Diva Limousine, a California employee-based limo company, sued Uber in Federal court in September 2018. Diva argued that Uber has an unfair competitive advantage in the ride-hailing marketplace (including limos and taxis) by improperly classifying its drivers as independent contractors and not employees, as Diva does.

In its novel lawsuit, Diva Limousine is seeking certification as a "class," an injunction against Uber barring Uber from pricing rides below cost, and treble damages against Uber, its competitor.

Contact Attorney Nancy Joerg in our St. Charles office at (630) 377-1554 or by email at
With Justice Brett Kavanaugh Appointed To The United States Supreme Court, The Court Is Likely To Issue Pro-Employer Decisions In The Years To Come
By Joseph H. Laverty, Esq.
No matter what your political view is regarding Justice Kavanaugh's lifetime appointment to the U.S. Supreme Court, employers can expect Justice Kavanaugh to be a strict constructionist of the many labor and employment statutes that employers must abide by. Prior to being appointed to the high court, Justice Kavanaugh was appointed to the U.S. Court of Appeals for the District of Columbia Circuit in 2006 by President George W. Bush.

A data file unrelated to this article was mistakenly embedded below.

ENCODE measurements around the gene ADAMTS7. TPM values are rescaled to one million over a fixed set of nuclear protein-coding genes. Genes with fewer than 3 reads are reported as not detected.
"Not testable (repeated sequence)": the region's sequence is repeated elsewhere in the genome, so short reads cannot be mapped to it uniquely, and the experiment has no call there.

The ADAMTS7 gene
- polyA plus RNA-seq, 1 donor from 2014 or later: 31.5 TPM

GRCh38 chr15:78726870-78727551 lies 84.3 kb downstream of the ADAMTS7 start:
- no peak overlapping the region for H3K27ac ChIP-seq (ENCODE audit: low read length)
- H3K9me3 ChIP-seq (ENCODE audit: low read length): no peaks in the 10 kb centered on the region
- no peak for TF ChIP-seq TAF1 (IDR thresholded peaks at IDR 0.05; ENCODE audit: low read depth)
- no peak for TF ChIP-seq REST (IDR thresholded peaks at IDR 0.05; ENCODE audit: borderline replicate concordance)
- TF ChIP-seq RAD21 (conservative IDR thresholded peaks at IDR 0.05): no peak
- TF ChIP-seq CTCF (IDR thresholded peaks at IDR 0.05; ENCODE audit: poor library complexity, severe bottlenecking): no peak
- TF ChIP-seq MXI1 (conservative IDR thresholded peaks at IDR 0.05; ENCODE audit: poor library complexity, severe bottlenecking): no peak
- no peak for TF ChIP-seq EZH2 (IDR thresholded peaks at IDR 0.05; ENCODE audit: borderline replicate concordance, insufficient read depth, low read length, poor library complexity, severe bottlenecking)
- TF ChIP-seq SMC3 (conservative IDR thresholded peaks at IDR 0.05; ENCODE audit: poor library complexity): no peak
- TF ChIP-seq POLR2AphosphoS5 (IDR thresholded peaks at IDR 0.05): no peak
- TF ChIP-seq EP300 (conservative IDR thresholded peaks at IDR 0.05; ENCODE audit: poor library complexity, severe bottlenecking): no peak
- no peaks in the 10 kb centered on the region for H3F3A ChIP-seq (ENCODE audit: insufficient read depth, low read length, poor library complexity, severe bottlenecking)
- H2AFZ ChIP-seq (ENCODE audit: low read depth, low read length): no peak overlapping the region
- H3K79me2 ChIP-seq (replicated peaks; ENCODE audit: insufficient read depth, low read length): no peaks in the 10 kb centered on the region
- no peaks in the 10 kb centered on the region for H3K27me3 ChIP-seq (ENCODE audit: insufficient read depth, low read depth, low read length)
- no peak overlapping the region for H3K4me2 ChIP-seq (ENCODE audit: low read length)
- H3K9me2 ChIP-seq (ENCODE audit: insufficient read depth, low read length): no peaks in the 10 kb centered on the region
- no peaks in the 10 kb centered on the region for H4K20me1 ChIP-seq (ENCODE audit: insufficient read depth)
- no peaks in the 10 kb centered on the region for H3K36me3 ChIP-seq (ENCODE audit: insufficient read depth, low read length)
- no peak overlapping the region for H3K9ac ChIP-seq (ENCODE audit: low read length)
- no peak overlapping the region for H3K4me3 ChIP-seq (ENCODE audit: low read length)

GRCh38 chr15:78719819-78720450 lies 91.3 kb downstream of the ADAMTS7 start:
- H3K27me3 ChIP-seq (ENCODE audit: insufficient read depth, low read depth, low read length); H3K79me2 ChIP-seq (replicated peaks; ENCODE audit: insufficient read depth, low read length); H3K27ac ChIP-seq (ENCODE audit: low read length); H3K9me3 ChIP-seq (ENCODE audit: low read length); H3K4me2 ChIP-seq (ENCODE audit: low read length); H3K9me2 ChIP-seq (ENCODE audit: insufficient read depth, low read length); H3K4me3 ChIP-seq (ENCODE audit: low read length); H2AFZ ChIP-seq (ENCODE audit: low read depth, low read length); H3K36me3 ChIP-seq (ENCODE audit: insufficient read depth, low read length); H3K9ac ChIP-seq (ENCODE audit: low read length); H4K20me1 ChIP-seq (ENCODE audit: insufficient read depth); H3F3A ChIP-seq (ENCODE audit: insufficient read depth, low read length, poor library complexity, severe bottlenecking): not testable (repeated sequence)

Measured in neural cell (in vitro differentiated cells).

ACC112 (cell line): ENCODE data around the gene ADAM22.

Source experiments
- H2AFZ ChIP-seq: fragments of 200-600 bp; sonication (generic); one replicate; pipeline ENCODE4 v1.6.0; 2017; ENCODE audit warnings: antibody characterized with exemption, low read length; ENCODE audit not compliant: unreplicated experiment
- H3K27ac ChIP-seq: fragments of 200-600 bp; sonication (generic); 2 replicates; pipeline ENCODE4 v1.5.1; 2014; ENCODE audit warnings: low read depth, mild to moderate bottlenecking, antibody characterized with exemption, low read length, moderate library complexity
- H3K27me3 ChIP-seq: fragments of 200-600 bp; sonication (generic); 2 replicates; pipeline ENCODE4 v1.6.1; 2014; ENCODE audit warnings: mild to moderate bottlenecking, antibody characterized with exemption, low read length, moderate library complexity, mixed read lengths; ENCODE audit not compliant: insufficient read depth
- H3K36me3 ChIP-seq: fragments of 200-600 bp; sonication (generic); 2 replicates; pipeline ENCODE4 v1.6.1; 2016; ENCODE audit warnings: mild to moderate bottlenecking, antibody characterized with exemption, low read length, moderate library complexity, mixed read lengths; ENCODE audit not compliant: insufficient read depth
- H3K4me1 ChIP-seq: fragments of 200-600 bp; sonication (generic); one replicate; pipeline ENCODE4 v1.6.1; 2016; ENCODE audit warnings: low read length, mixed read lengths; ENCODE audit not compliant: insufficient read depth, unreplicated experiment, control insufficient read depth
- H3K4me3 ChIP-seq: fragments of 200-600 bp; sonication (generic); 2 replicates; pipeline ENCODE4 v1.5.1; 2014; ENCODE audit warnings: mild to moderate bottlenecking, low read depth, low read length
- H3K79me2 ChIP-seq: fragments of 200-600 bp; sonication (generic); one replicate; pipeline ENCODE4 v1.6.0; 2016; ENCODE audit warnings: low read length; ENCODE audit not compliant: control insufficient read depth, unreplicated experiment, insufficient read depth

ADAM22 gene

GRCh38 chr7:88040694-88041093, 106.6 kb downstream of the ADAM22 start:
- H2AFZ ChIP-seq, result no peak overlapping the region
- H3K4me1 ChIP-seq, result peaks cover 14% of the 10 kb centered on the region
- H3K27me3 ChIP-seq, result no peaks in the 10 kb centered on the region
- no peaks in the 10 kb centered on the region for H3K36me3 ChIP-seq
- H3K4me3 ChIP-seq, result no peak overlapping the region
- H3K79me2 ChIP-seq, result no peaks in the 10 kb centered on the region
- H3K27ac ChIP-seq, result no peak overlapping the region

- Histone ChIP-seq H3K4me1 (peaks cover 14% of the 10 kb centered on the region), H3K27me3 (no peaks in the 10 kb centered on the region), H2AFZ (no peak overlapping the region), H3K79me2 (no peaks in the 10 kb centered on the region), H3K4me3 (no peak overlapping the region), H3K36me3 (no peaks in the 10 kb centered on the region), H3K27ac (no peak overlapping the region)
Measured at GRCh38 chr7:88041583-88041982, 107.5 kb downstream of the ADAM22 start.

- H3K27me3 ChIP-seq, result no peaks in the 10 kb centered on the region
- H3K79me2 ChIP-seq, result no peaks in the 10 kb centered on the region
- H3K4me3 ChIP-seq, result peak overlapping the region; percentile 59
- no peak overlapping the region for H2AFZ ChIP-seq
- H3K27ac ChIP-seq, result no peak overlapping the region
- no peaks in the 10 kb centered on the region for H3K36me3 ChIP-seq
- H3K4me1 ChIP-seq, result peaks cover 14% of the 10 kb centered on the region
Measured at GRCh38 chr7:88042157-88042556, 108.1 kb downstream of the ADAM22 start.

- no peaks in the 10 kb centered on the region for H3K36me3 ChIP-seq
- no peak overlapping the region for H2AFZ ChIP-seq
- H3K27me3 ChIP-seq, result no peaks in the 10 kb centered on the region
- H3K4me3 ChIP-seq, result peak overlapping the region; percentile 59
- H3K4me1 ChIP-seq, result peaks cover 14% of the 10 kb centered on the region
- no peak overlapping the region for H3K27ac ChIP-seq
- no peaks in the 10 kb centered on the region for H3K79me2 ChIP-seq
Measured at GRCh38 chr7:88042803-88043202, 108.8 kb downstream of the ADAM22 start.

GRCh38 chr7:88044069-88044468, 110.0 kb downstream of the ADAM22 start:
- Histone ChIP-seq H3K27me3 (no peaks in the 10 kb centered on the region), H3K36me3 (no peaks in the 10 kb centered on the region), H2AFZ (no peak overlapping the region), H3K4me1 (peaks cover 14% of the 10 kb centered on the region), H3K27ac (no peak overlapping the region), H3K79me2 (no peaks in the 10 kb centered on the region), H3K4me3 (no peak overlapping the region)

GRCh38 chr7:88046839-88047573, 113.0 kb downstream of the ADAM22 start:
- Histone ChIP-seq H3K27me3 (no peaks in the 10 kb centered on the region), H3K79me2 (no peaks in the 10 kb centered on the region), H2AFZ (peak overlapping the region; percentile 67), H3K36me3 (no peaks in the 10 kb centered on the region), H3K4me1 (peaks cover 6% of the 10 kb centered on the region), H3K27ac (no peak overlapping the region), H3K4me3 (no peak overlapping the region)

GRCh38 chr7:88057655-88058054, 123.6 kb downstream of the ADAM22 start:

The high court has issued a number of rulings in the past few years favorable to businesses and Justice Kavanaugh's appointment will help cement a strong, pro-business court for years to come. In the past, Justice Kavanaugh has objected to expanding powers of federal agencies regarding issuing new regulations, which is perceived as very pro-business. Justice Kavanaugh has also been critical of the Consumer Financial Protection Bureau, a group created while President Obama was in office and heavily scrutinized by Republicans.

Contact Attorney Joseph Laverty in our Davenport office at (563)333-9102 or by email at
Purchaser Beware
By Walter J. Liszka, Esq.